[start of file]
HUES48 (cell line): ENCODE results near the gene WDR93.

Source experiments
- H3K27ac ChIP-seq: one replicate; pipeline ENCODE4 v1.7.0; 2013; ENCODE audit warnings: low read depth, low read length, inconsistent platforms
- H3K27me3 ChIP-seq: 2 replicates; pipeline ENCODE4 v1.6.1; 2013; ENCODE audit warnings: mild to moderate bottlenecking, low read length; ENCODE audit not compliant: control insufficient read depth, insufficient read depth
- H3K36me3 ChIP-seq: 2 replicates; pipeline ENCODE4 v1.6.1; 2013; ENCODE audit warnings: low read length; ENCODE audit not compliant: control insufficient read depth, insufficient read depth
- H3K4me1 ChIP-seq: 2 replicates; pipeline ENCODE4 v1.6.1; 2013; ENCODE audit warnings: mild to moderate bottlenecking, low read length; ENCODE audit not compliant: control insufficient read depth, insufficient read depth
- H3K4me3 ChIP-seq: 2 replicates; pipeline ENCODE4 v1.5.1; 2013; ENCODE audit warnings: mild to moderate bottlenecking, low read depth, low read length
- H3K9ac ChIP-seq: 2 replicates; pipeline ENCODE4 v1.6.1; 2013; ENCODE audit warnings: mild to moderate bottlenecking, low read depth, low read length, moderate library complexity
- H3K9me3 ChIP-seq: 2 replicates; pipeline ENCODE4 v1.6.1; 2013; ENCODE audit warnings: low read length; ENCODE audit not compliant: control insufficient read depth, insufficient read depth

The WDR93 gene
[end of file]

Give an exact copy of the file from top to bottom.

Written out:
HUES48 (cell line): ENCODE results near the gene WDR93.

Source experiments
- H3K27ac ChIP-seq: one replicate; pipeline ENCODE4 v1.7.0; 2013; ENCODE audit warnings: low read depth, low read length, inconsistent platforms
- H3K27me3 ChIP-seq: 2 replicates; pipeline ENCODE4 v1.6.1; 2013; ENCODE audit warnings: mild to moderate bottlenecking, low read length; ENCODE audit not compliant: control insufficient read depth, insufficient read depth
- H3K36me3 ChIP-seq: 2 replicates; pipeline ENCODE4 v1.6.1; 2013; ENCODE audit warnings: low read length; ENCODE audit not compliant: control insufficient read depth, insufficient read depth
- H3K4me1 ChIP-seq: 2 replicates; pipeline ENCODE4 v1.6.1; 2013; ENCODE audit warnings: mild to moderate bottlenecking, low read length; ENCODE audit not compliant: control insufficient read depth, insufficient read depth
- H3K4me3 ChIP-seq: 2 replicates; pipeline ENCODE4 v1.5.1; 2013; ENCODE audit warnings: mild to moderate bottlenecking, low read depth, low read length
- H3K9ac ChIP-seq: 2 replicates; pipeline ENCODE4 v1.6.1; 2013; ENCODE audit warnings: mild to moderate bottlenecking, low read depth, low read length, moderate library complexity
- H3K9me3 ChIP-seq: 2 replicates; pipeline ENCODE4 v1.6.1; 2013; ENCODE audit warnings: low read length; ENCODE audit not compliant: control insufficient read depth, insufficient read depth

The WDR93 gene